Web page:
OPERATION MOONSHOT WIDENED TO 67 AREAS OF ENGLAND
Mass rapid coronavirus testing being used in Liverpool will be rolled out across in nearly 70 more local authorities, the Health Secretary said this month.
Matt Hancock revealed areas including Nottinghamshire, Yorkshire and the West Midlands will receive the rapid Covid-19 tests.
London, Birmingham, Manchester and Coventry are also among the cities to get a batch of tests.
At least 600,000 lateral flow tests have been sent out across the UK to kick-start the next stage of mass coronavirus testing, which ministers hope could finally send the virus packing.
Mass coronavirus testing being used in Liverpool will be rolled out across 66 local authorities, the Health Secretary said
The antigen tests can tell if a person is currently infected with coronavirus – even if they have no symptoms – and the technology can give results within an hour.
Every resident in Liverpool has been able to get tested for the disease since Friday, when the major army-backed scheme was first launched. The city, home to 500,000 people, was the first to be involved with No10’s ambitious ‘Operation Moonshot’ — a mission to screen millions of asymptomatic people every day.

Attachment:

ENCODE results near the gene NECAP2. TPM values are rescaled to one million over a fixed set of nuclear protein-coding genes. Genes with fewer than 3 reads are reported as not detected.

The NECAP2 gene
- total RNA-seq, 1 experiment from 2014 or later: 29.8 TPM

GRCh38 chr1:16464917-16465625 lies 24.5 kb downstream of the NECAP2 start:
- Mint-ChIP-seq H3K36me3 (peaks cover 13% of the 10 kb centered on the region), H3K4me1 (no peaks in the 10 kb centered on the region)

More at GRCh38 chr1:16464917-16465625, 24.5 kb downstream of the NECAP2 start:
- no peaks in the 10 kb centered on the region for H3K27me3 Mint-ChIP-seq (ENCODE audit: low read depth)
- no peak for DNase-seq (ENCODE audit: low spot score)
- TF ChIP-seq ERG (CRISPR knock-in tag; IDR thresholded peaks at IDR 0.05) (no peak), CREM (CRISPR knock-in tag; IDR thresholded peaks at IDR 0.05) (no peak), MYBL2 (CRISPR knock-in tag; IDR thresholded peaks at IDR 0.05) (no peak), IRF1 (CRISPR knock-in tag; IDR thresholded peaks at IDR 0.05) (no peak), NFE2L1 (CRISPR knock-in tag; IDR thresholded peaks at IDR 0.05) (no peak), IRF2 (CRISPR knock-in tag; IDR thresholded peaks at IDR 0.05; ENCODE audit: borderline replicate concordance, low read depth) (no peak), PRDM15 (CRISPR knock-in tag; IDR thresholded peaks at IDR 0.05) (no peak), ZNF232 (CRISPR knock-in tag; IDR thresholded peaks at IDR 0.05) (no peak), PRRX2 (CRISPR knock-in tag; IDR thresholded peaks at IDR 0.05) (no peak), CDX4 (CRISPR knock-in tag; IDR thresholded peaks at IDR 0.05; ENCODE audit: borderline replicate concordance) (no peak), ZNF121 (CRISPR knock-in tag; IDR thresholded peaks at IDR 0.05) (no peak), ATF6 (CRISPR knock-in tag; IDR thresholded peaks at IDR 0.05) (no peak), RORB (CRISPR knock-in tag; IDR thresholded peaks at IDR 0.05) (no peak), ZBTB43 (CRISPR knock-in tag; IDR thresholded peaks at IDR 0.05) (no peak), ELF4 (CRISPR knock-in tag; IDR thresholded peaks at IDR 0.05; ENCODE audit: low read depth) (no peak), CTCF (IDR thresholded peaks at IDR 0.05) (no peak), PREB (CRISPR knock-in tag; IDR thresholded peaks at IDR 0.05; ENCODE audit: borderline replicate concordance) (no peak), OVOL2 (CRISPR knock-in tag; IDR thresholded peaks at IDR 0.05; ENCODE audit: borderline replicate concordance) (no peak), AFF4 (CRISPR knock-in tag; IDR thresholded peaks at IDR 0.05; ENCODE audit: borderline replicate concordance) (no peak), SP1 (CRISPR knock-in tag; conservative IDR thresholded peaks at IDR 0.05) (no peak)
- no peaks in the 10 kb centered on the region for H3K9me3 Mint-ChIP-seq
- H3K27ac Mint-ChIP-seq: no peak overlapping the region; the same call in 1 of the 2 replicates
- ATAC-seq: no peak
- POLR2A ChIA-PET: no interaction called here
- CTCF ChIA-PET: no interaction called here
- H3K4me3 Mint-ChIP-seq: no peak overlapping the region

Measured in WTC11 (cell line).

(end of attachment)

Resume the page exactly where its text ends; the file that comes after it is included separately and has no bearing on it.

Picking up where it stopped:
Speaking on Sky News on November 10, Mr Hancock claimed 66 local authorities had already expressed interest in the mass-testing scheme. More are expected to sign up in the coming weeks.
Despite Mr Hancock saying it was 66 authorities, the Department of Health released a list of 67 authorities that will get the rapid tests.
He added: ‘I can confirm we are rolling out the sort of mass testing we are seeing in Liverpool, and indeed we earlier piloted in Stoke-on-Trent, across 66 local authorities.
‘Last night I wrote to the directors of public health of all local authorities in England saying we can make available these brilliant new lateral flow tests that give results in 15 minutes, and we can make them available to directors of public health right across the country.
‘Sixty-six expressed an interest in the first instance, I’m now expecting a whole load more.’
Mr Hancock also said that mass testing, like a vaccine roll-out, would be across the UK not just England.
He added: ‘The UK Government has bought the vaccine for the whole of the UK and it will be rolled out fairly across the whole of the UK with the same prioritisation no matter where you live in this country.
‘The same goes for mass testing, making sure we roll that out across the whole UK.’